What is fraysexuality and could this describe you?

Misunderstood and difficult to communicate, fraysexuality is a preference for sex with people they don’t know or know very well. It’s the opposite of demisexuality, which means sexual attraction is achieved only through emotional connection. We asked relationship expert Dr. Lurve to explain further. 

You know the rush of meeting someone new you’re instantly attracted to? Mystery is sexy, many will agree, and indeed sex with a stranger is among the most common kinks out there. But there is still a deeply ingrained stigma associated with casual, even anonymous sex; many meet it unfairly with slut-shaming rhetoric especially if you’re a woman.

For some, the preference for having emotional-free encounters isn’t just a celebration of their sexual independence, it’s considered a sexual orientation. Enter: fraysexuality.

“Someone who is fraysexual typically feels sexual attraction for a person after initially meeting them but this fades as the emotional bond strengthens,” explains sex and relationships expert, Dr. Lurve.

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It’s misunderstood, says Dr. Lurve, because while it generally falls under the umbrella of asexuality–that is, very little or no sexual attraction to others– it means “someone does feel sexual attraction upon meeting someone but the attraction fades as that relationship becomes more emotionally connected.”

It’s also common for someone in a relationship who is fraysexual to think they are asexual, because they’re no longer attracted to their partner. This generally won’t be a once-off or specific to one partner, either, but rather a pattern in all sexual relationships.

First of all, it’s important to understand there is a difference between romantic and sexual orientation.

“Romantic orientation refers to when a person is likely to have an intimate/emotional relationship with or fall in love with, a specific gender (this doesn’t necessarily always involve sex),” says Dr. Lurve.

“Sexual orientation on the other hand is a person’s identity in relation to their sexual desire toward a specific gender or genders, for example, being heterosexual or homosexual.”

She adds: “The differences between the two comes down to the sexual attraction part, meaning that some people can have different sexual and romantic orientations with the belief that sexual attraction is just a single part of a larger picture.”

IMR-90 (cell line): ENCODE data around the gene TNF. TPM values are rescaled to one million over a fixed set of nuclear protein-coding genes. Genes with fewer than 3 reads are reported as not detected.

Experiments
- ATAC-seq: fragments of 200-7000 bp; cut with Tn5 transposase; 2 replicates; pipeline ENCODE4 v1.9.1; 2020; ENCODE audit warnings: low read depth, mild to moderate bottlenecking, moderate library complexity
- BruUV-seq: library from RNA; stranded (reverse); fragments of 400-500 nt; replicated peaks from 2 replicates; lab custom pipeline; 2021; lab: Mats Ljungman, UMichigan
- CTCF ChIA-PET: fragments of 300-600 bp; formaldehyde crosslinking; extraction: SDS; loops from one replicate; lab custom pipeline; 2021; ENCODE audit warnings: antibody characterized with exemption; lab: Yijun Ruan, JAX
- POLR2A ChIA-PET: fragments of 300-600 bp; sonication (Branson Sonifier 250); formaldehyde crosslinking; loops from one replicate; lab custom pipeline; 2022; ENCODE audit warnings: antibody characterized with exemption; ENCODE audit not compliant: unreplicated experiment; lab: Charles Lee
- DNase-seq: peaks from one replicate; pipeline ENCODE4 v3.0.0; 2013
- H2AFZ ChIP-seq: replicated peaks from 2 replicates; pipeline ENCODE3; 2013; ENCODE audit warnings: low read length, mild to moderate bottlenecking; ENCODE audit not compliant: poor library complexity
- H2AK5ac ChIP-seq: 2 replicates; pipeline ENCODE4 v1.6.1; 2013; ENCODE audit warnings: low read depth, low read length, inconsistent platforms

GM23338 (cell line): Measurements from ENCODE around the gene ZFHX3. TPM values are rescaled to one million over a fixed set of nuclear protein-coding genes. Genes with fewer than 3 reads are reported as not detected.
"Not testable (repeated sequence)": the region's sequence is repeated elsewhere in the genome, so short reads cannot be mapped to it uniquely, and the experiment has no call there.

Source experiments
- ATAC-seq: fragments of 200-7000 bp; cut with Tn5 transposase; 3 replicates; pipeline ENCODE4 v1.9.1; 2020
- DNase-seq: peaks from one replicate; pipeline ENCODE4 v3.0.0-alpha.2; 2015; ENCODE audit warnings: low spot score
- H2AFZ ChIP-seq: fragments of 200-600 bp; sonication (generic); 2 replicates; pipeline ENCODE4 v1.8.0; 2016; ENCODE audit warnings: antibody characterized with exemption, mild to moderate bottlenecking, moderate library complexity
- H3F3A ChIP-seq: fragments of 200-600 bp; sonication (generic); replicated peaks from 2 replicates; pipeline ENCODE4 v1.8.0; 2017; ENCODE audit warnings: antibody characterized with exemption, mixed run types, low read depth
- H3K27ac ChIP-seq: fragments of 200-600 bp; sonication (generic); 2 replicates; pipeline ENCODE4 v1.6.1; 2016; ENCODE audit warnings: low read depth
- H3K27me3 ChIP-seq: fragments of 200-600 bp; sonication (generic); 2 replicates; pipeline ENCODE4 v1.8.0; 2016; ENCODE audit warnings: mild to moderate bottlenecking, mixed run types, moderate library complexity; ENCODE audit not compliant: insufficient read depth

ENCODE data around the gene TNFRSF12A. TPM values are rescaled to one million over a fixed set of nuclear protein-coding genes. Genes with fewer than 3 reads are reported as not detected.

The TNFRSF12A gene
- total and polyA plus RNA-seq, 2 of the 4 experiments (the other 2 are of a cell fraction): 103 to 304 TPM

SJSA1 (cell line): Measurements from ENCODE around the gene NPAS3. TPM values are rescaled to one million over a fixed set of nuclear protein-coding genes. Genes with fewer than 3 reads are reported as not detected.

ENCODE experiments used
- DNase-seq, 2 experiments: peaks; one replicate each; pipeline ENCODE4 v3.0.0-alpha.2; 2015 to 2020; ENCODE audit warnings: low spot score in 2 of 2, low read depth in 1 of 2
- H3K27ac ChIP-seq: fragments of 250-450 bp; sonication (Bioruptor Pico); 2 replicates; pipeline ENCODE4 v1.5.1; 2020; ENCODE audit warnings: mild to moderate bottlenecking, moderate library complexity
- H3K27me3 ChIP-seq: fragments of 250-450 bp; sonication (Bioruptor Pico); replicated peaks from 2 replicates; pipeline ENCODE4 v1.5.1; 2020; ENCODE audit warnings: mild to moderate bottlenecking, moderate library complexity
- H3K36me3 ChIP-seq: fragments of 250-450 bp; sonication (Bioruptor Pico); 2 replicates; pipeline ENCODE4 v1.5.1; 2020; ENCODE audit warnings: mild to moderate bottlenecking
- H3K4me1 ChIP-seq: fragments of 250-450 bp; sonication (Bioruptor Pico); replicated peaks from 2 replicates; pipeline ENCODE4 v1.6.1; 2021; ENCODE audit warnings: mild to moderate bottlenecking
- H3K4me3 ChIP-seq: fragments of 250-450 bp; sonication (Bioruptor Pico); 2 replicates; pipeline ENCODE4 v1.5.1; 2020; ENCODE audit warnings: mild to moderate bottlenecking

For someone who is fraysexual, their lack of sexual attraction towards who they’re in a relationship with doesn’t necessarily mean they’ve fallen out of love with that person.

Fraysexuality can present challenges in a healthy relationship, says Dr. Lurve, because “if you’re no longer having sex with one another, this can cause an unhappy relationship (even if it’s only from one person’s perspective).”

It’s also important to note that it doesn’t automatically give license to cheat unless an open relationship has been agreed upon by both parties. Here’s how to navigate it.

Talk it out

Being open and honest to your partner about your sexual orientation is the best place to start. Fraysexuality is unfortunately fairly misunderstood, so it’s important to educate your partner if they’re not aware of it. Talking about it can mean that you can come to an arrangement that suits both parties or have a better understanding of what each other needs.

Stay together

Making the decision to stay together even if it means there is little to no sexual activity in the relationship can be a compromise some people are happy to make. If your emotional bond is strong and you can’t imagine living without the other person, this can be a choice that many happy couples can live with.

Have an open relationship

Some couples can come to an agreement of staying together but opening up the relationship to ensure that sexual desires can be met. This would mean coming to an arrangement where one (or both) parties seek sex outside of the relationship. In these instances, clear boundaries need to be set to ensure each party isn’t hurting one another emotionally (and that the relationship is still fulfilling on an emotional level).

Reignite the spark

There are ways that couples can reignite that sexual desire without having to go to drastic measures. Consider introducing some new things in the bedroom such as sex toys or role-playing (nothing like pretending to be a naughty nurse or hot stranger to spice things up)!

Break up

For some people, sex is a priority and they’re not willing to forgo it in their relationship. While breaking up seems like a strong move, for some couples, it’s the only option if they’re unable to come to terms with the lack of sexual activity. In these cases, it’s important to respect someone else’s stance and understand that their needs should be met as well.

Dr Lurve is one of Australia’s leading love and relationship experts, who specialises in helping people navigate the ups and downs of relationships, both romantic and platonic. Follow her on Instagram @dr.lurve.